Mainframes are More Secure, Not Completely Immune

From Mainframe to Mobile: The Whirlwind Cometh — Securing It All Won’t Be Easy

It’s common knowledge that the number of devices connecting to corporate networks is exploding. I just didn’t quite know how explosive it was until I came across a survey report from Dimensional Research®, a tech research firm in Silicon Valley. The growth is explosive squared. You can’t look at this without seeing huge implications for corporations hoping to get a grip on their data security.

Let’s start with the traditional networked devices — ubiquitous in virtually any large organization: Servers, storage devices, modems, routers, switches, desktops, laptops, printers, scanners, that sort of thing. Cell phones, or what the survey report calls IP phones, can be said to be only slightly less traditional. They are very nearly as prevalent on corporate networks now as printers are. Of the 723 individuals around the world who responded to the survey, 84% said IP phones were tied into their corporate networks.

“The traditional model of an employee-in-office with a network-connected computer is disappearing,” said Ed Hallock, Syncsort’s director of Ironstream product management. (Ironstream enables Splunk users to import z/OS log data in real time for analysis with other data streams.)

Hallock continued: “The office is now the airport lounge, the hotel room, the Starbucks hot spot, or wherever the 21st century employee can get connected.  And they are not just connecting laptops, but also tablets and other mobile devices, and they’re being connected through unsecured public networks. This is creating real security challenges for every CSO in every organization.”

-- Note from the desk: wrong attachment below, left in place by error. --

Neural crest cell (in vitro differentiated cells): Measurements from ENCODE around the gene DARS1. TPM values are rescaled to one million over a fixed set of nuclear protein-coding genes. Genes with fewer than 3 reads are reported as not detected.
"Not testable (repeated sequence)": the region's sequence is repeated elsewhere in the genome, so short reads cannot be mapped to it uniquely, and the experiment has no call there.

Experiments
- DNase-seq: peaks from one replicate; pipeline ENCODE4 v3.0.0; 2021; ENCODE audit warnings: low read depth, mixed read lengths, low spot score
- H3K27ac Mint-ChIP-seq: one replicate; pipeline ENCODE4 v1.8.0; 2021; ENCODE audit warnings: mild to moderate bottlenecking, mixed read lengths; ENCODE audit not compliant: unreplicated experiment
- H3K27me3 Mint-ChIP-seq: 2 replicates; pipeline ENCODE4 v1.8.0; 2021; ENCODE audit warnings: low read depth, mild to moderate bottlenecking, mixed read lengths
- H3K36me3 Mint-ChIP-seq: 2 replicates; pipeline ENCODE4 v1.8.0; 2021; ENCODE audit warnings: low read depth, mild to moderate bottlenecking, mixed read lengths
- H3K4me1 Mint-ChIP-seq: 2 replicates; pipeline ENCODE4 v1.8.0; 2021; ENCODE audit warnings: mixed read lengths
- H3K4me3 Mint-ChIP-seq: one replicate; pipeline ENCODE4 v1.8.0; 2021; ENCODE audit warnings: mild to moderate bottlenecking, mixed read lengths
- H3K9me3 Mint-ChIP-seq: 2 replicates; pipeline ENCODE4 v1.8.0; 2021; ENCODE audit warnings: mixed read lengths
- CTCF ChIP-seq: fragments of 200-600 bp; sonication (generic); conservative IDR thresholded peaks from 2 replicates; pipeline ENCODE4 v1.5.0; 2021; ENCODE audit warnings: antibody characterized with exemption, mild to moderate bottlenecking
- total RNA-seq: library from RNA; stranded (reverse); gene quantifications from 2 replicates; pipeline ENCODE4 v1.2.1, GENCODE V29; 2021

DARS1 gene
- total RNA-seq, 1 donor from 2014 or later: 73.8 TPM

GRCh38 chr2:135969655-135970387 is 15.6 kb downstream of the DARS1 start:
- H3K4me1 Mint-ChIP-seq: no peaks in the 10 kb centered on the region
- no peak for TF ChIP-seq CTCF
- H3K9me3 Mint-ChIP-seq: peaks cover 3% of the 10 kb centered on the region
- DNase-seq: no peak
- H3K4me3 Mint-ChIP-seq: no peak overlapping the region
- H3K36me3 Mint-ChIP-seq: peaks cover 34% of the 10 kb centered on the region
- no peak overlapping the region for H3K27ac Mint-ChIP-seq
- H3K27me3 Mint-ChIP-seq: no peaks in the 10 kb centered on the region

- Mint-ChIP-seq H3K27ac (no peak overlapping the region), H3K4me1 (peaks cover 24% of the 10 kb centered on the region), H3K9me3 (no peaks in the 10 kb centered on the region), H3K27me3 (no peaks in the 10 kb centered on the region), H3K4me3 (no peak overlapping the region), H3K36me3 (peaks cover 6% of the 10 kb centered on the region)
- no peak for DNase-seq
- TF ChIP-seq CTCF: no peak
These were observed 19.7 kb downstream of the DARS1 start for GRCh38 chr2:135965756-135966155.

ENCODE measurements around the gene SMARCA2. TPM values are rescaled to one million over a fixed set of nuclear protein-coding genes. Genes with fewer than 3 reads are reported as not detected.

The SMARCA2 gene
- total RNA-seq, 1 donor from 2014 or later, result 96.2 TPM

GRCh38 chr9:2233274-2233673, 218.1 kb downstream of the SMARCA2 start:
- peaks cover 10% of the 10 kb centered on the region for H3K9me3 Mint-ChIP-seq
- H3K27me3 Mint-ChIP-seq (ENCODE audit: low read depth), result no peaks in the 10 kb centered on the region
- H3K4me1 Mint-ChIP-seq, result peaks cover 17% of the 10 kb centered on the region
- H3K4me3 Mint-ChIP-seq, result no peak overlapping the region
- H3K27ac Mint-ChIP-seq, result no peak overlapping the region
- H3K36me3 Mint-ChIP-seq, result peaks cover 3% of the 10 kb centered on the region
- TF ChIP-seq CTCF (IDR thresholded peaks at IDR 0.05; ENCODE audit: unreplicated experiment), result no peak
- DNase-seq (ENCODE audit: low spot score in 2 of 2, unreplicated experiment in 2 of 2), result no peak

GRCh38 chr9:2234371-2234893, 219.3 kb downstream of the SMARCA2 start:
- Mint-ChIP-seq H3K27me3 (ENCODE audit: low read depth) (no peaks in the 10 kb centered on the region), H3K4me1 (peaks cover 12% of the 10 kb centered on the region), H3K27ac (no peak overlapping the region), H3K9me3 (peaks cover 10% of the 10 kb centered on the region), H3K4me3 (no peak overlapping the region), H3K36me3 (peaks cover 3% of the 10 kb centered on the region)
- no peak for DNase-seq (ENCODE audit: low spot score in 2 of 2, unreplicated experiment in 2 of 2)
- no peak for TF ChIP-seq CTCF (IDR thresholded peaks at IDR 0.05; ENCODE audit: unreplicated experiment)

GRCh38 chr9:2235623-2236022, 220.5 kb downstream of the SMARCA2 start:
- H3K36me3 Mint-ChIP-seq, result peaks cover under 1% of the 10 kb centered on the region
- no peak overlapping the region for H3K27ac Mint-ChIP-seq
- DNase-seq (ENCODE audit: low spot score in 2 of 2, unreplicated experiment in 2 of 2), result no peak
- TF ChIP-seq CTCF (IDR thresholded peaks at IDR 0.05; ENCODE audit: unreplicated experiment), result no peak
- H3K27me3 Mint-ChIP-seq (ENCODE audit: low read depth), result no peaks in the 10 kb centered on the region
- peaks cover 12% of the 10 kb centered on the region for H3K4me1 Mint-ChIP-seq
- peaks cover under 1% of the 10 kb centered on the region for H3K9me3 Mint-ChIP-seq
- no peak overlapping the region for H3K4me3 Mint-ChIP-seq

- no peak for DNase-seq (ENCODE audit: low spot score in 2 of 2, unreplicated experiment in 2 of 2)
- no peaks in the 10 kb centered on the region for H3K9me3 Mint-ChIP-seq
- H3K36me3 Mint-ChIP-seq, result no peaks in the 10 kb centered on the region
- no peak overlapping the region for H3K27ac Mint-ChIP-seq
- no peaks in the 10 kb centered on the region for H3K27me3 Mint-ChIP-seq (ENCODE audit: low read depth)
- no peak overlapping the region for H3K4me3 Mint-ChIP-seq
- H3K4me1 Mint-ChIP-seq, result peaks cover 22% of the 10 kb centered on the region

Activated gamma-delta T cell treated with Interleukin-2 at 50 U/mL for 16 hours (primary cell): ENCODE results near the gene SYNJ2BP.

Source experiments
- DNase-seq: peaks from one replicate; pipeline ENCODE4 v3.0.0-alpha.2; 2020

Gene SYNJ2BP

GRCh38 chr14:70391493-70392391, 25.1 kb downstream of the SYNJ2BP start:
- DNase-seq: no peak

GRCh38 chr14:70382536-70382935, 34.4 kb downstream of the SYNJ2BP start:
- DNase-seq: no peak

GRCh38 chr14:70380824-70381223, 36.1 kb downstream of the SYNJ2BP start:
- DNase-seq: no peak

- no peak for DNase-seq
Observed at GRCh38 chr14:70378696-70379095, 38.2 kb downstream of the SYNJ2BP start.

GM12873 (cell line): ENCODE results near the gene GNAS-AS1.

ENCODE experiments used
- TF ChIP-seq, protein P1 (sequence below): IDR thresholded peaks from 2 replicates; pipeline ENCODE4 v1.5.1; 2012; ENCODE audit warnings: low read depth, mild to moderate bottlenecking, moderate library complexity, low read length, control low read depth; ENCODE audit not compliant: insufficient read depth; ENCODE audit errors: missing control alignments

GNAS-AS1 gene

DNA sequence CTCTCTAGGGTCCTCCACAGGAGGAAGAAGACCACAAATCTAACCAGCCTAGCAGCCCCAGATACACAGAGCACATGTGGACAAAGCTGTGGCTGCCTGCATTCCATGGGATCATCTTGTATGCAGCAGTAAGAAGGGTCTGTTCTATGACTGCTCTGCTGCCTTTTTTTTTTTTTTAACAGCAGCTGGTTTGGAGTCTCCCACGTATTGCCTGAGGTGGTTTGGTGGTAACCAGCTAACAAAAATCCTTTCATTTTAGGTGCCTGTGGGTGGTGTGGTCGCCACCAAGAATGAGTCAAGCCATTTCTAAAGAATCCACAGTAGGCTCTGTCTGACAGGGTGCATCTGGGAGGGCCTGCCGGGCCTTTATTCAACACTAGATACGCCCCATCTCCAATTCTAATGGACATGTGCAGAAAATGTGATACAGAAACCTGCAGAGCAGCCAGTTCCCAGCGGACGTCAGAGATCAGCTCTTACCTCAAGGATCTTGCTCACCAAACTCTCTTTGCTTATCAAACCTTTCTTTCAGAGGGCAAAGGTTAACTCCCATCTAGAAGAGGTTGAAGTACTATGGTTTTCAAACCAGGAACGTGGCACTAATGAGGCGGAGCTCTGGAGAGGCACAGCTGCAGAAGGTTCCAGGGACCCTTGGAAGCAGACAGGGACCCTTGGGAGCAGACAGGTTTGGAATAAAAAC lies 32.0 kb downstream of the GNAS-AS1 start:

Data security
The exploding number of devices connecting to corporate networks is having huge implications on data security.

That’s just mobile devices. Now we get to the fun stuff. Twenty-one percent of the respondents (who are mostly IT execs, managers, and front-line IT professionals) said their networks had smart thermometers on them!  Other “endpoints”, as the report described them, included digital signage, badge readers, finger-print scanners, security swipe systems, HVAC systems, cameras, and industry-specific endpoints — sensors and the like — such as those used in manufacturing.

Here’s the worrying part. Most respondents had “a low level of confidence in their knowledge of what is connecting to corporate networks.” Many (61%) confessed they were sure that there were devices or applications on their networks that they didn’t know about. And they are becoming less and less confident in what they know about network-attached devices.

Of course, there are a wide variety of network-management tools out there, but only half of the respondents (52%) said their tools can support all the platforms, operating systems, and device types that they must manage.  Almost (61%) admitted they “lack adequate resources to fully leverage their systems management tools.”

Clearly, then, corporate cyber-security departments need more modern network-management tools — ones that are comprehensive in devices they monitor, and that are easier to use. At Syncsort, we believe our Zen product line fills that bill.

The full report — “Managing Expanding Endpoint Environments: A Survey of IT Professionals” — was sponsored by Dell Inc. and is available here.

Lauren Rabin

Authored by Lauren Rabin

Director, Mainframe Marketing
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